Metolius Bravo II Wiregate Carabiner

overall Rating:



Farah Stack
No items found.

I give this product an overall rating of 0.3/3 worlds. I am not satisfied with the information or lack thereof provided for this product, and I am disappointed in the absence of sustainability and ethical principles that should be included in Metolius’ mission statement. Every company and corporation apart of and associated with the outdoors industry has the responsibility to preserve and protect our environment. Sustainability should be at the core of all outdoors businesses ‘ missions. Companies have the opportunity to innovate and design products that are both profitable AND good for the planet. What is the point of making, creating, and producing products when the very places they are created for are being destroyed? Please do better, Metolius, for the people and our planet. 

what it's made of:


Carabiners are widely used in rope-intensive activities, like climbing. Depending on the climbing and rope you are doing, the materials used are different for lighter and heavier carabiners. Carabiners in general are mainly made out of both steel and aluminum, but I couldn’t find too much information on the specific materials used for the Metolius Wiregate Carabiner. There is a Proposition 65 (P65) Warning listed under the product itself, that basically advises caution to the exposure of chemicals including Nickel, which is known to the State of California to cause cancer and birth defects, or other reproductive harm. 

how it's made:


Metolius doesn’t include any specifics on their page of how the carabiner itself is made, which can mean many reasons. One reason I believe that there is no information included on their website on how the carabiner is made is that Metolius simply doesn't take into account the ethical and sustainable principles when making their products. They completely disregard the concept and idea of sustainability, based on the fact that is completely non-existent on their website. 

who makes it:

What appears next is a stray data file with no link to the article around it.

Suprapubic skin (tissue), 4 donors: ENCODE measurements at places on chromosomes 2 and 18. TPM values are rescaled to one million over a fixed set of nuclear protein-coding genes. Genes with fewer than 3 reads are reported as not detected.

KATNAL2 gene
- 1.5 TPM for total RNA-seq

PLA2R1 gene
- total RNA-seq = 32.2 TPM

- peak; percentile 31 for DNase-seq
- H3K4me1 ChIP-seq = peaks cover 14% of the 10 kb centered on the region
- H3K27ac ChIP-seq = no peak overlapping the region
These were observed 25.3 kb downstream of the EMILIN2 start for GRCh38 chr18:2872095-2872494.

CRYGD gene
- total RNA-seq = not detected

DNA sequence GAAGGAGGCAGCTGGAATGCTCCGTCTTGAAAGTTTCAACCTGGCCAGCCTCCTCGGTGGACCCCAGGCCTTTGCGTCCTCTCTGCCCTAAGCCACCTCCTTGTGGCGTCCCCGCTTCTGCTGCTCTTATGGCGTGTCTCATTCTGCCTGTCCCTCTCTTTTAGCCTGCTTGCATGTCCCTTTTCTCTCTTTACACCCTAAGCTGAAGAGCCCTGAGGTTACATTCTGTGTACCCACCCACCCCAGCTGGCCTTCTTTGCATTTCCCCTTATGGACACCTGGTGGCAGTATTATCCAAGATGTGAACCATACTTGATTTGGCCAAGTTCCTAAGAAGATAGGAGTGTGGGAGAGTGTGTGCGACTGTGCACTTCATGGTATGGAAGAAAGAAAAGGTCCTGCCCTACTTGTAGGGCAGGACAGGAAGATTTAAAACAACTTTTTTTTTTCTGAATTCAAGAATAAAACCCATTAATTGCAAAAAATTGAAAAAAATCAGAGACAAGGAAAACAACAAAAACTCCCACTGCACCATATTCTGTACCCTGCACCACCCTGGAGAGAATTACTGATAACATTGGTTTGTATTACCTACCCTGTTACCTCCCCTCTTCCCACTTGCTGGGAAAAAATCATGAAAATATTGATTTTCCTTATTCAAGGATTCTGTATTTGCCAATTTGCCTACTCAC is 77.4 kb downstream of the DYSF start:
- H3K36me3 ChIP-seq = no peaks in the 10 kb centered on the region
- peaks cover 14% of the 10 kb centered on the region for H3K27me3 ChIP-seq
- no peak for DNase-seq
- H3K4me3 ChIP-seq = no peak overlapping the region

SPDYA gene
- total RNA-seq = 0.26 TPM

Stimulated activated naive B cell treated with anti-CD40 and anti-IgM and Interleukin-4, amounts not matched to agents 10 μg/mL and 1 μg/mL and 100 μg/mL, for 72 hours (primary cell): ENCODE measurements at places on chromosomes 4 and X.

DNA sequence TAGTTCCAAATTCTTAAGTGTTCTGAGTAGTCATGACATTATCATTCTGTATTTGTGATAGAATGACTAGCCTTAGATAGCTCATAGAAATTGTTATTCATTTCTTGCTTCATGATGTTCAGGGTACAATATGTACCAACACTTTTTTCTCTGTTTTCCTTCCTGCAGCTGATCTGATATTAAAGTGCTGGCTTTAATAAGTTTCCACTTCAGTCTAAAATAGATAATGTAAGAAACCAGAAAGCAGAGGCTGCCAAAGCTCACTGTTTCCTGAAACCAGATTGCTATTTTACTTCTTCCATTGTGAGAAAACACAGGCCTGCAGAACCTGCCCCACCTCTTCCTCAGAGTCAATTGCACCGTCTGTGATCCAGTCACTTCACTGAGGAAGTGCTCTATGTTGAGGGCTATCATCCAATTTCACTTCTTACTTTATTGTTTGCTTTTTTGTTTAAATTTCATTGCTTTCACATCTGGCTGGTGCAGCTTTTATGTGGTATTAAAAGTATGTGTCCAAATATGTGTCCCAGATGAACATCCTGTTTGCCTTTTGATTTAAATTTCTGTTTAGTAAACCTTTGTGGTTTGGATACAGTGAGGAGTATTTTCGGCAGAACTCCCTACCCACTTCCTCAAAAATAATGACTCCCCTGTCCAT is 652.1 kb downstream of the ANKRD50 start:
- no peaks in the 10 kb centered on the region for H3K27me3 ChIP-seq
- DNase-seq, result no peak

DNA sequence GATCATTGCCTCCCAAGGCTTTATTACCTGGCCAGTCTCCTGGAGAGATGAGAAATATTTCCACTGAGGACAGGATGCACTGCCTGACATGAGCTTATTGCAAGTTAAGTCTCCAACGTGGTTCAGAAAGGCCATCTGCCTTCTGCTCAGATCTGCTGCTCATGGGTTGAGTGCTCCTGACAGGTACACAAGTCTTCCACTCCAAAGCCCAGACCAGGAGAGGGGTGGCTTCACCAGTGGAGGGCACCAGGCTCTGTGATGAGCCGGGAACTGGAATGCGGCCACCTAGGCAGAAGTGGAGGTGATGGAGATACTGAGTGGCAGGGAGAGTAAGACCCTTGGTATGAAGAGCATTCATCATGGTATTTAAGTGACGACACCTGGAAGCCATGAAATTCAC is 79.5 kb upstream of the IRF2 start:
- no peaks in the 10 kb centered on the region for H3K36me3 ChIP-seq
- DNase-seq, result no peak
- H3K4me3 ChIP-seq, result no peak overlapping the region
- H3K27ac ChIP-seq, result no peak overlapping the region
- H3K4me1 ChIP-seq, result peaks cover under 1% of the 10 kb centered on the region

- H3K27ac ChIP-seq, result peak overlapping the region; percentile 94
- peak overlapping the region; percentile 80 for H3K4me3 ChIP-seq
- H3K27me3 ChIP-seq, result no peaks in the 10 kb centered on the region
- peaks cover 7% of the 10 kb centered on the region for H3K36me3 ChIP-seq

Metolius Climbing is an American rock climbing and gear manufacturer based out of Bend, Oregon. “Metolius” comes from the name of a river in Oregon, where mastermind designer, Doug Phillips first started creating climbing gear out of his garage over 35 years ago. They quickly expanded into a well-known and respected climbing gear company, whose mission is to make the strongest and safest gear for people to ensure their safety wherever climbing takes them, near and far. While the company has made it clear that they are building products to ensure the safety and durability of their products, I was disappointed that sustainability was not included as a core part of their mission and the fact that there is not a single section on their company’s website about ethical or sustainable principles they have adopted or are working towards. While most of their products are made in the U.S., I did not find any specific information regarding where this particular carabiner product is made or manufactured, simply because this information was not on their website or the product page. However, I was able to find out some more information in a “Gear Reviews & Stories” blog post from 2014 from the “Weigh My Rack” website, that discusses “11 Things” they learned from touring Metolius. The 11th “thing” mentioned that the website touched upon was how transparent Metolius is. They claimed that when they asked the company where their carabiners are made, Metolius said that they are made in Taiwan. Metolius also claimed that “various employees” visit the factory in Taiwan to ensure that all processes run smoothly, according to this blog post. While the website found this to be an “open and honest dialog” between them and Metolius, I find this to be a very vague response. What are the working conditions like in this factory? Are adults working in this factory? Are children? Are employees being ensured basic human rights and wages in the conditions they are working in? Are the conditions safe where they are working? Does Metolius check in on the people working in this factory in addition to ensuring that the processes run smoothly? Or are they only doing this so they can stay competitive in a market that exploits other country’s people and their resources, for the benefit of the company to make more profit? These are the questions I need answered and included in their company’s website and product page. Until then, the lack of information is a clear message to me that where and how this carabiner is made is not going to make many folks happy.